At the same time, a fire that destroyed Xtreme’s 10-megawatt battery on Hawaii’s Oahu Island last year has put those claims under scrutiny. Gotcher told me this week that investigators have ruled out 30 of the 32 possibilities they started out with, leaving only two hypotheses, including the possibility that “foreign material” was somehow set on fire within the building. In fact, a security video recording of the event shows that the fire actually started on the concrete floor of one of the aisles running in between the battery arrays, indicating that it did not start in the batteries themselves, or in the inverters that connect the batteries to the grid, as was the case in a previous, smaller fire at the facility, he said.
All of these factors played a part in Xtreme’s decision to sell its plant, Gotcher said. In particular, it’s difficult for a startup to tackle the capital costs of offering warranties on batteries themselves, since they’re both the most expensive part of the energy storage system, and the most untested.
Xtreme’s BMS, on the other hand, is backed up by the company’s relationships with companies like GE, Samsung and -- if all goes according to plan -- the future manufacturer of Xtreme’s Oklahoma advanced lead-acid battery chemistry, he said.
“We’ve asked companies like Samsung if they would backstop -- that is, stand behind the Xtreme Power warranty -- and the answer is yes,” he said. In other words, while Xtreme takes on the warranty for its control system and integration work, its battery-making partners take on the heavy-duty warranties for their megawatts of energy storage chemistries.
Xtreme’s strategy appears to make sense, given the dynamics of the grid storage business, according to David Groarke, smart grid senior analyst for GTM Research. “A clear competitive advantage for smaller firms in this industry will be to be hardware-agnostic, and to be able to supply seamless turnkey solutions to utilities and customers while battery technology continually innovates on the backend without disruption to service,” he said.
Software also doesn't require the same R&D dollars that batteries will continue to need as new chemistries and component advances challenge previous generations of technology, he noted. But beyond that, there’s the cold, hard fact that the best batteries in the world are little more than dumb on-off devices with little use for utilities, unless someone builds the hardware-software interconnections necessary to integrate them into the grid.
Xtreme isn’t the only player building BMS functionality into grid storage, of course. A123 does grid-scale battery software for its deployments. Startups like Greensmith are building BMS technologies using a variety of batteries for utility purposes, and so are grid giants such as ABB and S&C Electric, to name a few contenders.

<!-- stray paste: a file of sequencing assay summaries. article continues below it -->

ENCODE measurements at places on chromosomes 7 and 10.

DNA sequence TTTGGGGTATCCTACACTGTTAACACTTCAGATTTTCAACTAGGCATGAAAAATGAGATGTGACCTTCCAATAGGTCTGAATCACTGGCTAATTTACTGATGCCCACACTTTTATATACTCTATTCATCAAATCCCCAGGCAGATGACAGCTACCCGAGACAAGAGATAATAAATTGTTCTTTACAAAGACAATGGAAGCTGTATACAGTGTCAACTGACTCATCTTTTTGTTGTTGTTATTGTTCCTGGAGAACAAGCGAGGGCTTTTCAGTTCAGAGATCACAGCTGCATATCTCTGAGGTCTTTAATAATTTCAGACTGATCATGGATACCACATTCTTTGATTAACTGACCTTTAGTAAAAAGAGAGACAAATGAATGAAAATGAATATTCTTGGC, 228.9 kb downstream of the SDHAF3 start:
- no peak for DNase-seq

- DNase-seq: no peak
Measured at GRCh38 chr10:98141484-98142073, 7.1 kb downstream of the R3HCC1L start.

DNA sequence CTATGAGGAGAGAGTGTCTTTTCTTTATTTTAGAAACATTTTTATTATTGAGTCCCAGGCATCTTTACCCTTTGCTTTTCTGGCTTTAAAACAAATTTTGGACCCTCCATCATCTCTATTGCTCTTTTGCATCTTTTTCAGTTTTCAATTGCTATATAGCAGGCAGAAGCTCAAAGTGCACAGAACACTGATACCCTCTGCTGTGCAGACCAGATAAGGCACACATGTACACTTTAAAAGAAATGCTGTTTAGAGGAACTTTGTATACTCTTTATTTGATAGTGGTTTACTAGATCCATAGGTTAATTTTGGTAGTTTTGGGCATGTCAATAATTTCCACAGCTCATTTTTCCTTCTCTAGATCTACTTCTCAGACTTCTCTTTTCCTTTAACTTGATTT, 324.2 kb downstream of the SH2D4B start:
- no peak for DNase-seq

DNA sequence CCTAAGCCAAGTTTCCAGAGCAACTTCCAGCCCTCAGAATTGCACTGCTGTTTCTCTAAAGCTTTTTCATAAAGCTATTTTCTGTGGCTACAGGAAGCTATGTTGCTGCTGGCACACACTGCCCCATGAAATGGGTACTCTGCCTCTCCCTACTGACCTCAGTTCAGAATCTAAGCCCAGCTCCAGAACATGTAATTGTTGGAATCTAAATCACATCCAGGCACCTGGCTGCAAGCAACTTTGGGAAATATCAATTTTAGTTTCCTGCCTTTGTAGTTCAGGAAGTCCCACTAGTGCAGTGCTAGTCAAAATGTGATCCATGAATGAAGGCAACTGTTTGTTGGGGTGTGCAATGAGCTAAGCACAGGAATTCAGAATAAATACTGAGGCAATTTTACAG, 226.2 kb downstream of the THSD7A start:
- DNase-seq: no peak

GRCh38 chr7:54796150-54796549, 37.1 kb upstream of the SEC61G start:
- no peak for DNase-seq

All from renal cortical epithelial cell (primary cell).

Getting all these batteries, inverters, grid and building-side power interconnections and other devices to work together is a complicated task in itself. For example, Xtreme installs high-speed communications modules inside inverters from vendors like Eaton, Dynapower and Parker-Hannifin, Gotcher said, both to control the draw and output from the batteries and to provide reactive power and “ full four-quadrant” grid-smoothing capabilities from the inverters themselves, Gotcher noted.
At the same time, getting the power controls right is only half the challenge. The other half is in getting that resource to pay its way on a grid with a bewildering and still-unformed set of regulations and economic use cases for battery-backed grid storage. So far, grid batteries have been limited to specific use cases where they’re less expensive than the alternative, such as backing up a power corridor that would otherwise need new power lines or other infrastructure investment.
But wind and solar power could create a whole new demand for energy storage, because of their intermittent nature. While batteries are too expensive today for bulk energy storage, like storing gigawatts' worth of wind power generated at night for use during peak daytime hours, they can smooth and balance the output from wind farms and solar panels on a shorter-term basis, whether in warehouse-sized, multi-megawatt arrays or in kilowatt-scale neighborhood or “community energy storage” setups.
“As increased sophistication of the value chain in storage is becoming more clear, we will see quicker commercialization possibilities as costs are rationalized” on these fronts, Groarke noted. Studies on the various technical and economic use cases for grid-scale batteries abound, and we're also seeing some early moves by regulators to start demanding it on the grid. But batteries are still expensive, and their use on the grid is still in its infancy. It will be interesting to see how Xtreme and other BMS vendors strive to drive down those costs with software and integration expertise, even as they bow out of the game of making the big batteries themselves.